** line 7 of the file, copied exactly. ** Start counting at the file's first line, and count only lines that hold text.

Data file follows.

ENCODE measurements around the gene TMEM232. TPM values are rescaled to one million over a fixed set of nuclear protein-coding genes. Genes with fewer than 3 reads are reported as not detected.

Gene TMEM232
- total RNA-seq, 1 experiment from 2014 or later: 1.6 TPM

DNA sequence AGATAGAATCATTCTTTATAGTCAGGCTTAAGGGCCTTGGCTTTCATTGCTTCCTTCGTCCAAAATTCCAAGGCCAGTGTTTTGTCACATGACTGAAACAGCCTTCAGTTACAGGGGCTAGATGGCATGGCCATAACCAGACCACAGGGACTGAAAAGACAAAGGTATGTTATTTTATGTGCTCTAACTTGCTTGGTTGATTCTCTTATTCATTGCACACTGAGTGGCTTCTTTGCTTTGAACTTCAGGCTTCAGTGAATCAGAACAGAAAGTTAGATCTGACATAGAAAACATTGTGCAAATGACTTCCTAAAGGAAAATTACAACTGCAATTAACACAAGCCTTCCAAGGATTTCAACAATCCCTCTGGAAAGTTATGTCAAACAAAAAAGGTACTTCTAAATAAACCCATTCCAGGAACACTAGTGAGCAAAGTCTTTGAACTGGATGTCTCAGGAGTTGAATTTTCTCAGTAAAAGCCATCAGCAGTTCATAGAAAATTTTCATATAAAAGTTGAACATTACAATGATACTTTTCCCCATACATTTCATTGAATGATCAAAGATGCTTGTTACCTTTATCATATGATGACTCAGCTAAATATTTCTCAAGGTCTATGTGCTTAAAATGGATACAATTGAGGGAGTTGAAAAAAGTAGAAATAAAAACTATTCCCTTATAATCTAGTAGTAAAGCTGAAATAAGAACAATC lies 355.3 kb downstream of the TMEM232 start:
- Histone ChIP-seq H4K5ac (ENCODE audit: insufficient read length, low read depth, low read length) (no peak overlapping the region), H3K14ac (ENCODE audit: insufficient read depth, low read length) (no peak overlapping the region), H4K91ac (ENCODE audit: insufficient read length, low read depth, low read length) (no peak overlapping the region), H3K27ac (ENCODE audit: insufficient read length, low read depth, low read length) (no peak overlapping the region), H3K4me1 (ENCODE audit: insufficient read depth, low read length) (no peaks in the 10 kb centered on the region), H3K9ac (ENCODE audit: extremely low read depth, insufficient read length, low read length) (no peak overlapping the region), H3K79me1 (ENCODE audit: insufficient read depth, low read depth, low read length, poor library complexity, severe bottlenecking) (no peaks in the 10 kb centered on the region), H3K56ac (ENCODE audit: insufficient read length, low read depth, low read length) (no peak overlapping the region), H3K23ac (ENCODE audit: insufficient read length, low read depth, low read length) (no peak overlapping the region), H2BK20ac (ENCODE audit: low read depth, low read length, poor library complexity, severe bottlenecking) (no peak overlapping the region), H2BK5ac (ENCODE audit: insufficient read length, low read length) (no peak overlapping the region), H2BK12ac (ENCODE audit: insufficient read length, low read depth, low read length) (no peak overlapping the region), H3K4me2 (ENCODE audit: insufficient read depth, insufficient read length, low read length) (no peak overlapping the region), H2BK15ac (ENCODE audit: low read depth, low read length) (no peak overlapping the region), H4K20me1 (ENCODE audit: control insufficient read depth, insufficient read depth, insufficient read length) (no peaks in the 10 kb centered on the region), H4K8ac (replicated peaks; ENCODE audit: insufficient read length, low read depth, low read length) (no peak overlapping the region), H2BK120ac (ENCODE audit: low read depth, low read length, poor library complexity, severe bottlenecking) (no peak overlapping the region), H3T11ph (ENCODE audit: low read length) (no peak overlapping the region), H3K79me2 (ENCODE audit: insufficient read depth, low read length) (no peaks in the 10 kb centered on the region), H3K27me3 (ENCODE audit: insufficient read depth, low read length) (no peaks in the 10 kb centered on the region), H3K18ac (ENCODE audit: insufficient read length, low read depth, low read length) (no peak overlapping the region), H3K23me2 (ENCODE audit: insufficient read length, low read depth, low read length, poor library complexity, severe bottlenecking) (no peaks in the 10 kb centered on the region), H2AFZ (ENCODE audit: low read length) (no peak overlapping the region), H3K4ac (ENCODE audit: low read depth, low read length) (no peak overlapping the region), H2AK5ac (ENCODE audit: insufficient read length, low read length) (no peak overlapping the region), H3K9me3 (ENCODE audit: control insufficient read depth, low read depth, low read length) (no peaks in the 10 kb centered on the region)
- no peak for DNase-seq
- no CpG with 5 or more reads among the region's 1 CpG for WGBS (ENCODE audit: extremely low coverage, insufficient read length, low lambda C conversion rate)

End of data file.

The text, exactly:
- no CpG with 5 or more reads among the region's 1 CpG for WGBS (ENCODE audit: extremely low coverage, insufficient read length, low lambda C conversion rate)